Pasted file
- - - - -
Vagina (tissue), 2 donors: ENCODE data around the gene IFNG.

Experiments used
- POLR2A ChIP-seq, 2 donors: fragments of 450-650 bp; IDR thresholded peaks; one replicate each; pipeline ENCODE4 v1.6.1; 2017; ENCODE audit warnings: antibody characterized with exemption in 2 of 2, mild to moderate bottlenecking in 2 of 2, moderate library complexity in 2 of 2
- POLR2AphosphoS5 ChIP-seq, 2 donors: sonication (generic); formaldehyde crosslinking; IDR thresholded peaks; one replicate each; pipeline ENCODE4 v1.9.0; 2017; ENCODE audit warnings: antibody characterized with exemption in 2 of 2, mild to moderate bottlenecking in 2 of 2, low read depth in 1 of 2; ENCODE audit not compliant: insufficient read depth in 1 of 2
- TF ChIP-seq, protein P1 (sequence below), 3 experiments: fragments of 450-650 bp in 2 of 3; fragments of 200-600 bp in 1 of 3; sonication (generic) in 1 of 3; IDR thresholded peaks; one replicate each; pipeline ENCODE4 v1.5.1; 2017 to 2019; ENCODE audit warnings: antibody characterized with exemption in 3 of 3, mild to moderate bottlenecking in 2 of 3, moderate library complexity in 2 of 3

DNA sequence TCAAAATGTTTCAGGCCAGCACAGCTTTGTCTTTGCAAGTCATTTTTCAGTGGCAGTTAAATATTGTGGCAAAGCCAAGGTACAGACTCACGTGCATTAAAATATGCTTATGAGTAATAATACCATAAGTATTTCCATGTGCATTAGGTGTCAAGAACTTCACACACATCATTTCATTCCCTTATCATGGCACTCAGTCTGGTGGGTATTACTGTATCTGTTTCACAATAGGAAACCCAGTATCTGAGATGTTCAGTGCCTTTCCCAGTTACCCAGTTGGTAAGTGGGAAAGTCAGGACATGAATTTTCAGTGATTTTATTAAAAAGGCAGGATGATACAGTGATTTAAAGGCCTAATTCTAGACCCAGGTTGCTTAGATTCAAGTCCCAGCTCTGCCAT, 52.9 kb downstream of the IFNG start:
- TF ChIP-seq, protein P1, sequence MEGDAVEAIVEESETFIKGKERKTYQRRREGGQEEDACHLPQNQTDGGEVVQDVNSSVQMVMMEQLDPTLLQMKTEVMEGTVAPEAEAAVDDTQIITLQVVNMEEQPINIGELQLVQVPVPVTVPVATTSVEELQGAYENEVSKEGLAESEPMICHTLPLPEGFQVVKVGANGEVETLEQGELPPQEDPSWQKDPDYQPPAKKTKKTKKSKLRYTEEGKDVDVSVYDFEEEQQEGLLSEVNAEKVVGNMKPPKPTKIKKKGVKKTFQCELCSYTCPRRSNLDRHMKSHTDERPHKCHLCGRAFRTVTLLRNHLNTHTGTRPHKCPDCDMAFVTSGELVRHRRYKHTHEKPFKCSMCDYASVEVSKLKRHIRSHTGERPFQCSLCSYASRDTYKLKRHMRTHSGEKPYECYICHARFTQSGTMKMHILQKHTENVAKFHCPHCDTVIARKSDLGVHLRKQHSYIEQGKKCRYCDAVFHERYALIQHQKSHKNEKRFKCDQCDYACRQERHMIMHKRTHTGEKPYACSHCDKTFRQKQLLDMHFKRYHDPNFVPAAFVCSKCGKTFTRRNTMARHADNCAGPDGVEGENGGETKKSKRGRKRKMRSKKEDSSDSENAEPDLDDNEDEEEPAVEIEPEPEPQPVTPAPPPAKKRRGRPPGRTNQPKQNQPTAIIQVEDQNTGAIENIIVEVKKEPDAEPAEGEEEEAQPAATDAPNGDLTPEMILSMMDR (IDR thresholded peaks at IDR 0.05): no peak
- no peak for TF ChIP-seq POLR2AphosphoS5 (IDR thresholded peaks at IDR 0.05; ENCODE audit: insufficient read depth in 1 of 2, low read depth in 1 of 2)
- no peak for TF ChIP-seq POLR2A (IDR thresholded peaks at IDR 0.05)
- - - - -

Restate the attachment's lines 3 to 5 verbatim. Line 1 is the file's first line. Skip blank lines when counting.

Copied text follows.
- POLR2A ChIP-seq, 2 donors: fragments of 450-650 bp; IDR thresholded peaks; one replicate each; pipeline ENCODE4 v1.6.1; 2017; ENCODE audit warnings: antibody characterized with exemption in 2 of 2, mild to moderate bottlenecking in 2 of 2, moderate library complexity in 2 of 2
- POLR2AphosphoS5 ChIP-seq, 2 donors: sonication (generic); formaldehyde crosslinking; IDR thresholded peaks; one replicate each; pipeline ENCODE4 v1.9.0; 2017; ENCODE audit warnings: antibody characterized with exemption in 2 of 2, mild to moderate bottlenecking in 2 of 2, low read depth in 1 of 2; ENCODE audit not compliant: insufficient read depth in 1 of 2
- TF ChIP-seq, protein P1 (sequence below), 3 experiments: fragments of 450-650 bp in 2 of 3; fragments of 200-600 bp in 1 of 3; sonication (generic) in 1 of 3; IDR thresholded peaks; one replicate each; pipeline ENCODE4 v1.5.1; 2017 to 2019; ENCODE audit warnings: antibody characterized with exemption in 3 of 3, mild to moderate bottlenecking in 2 of 3, moderate library complexity in 2 of 3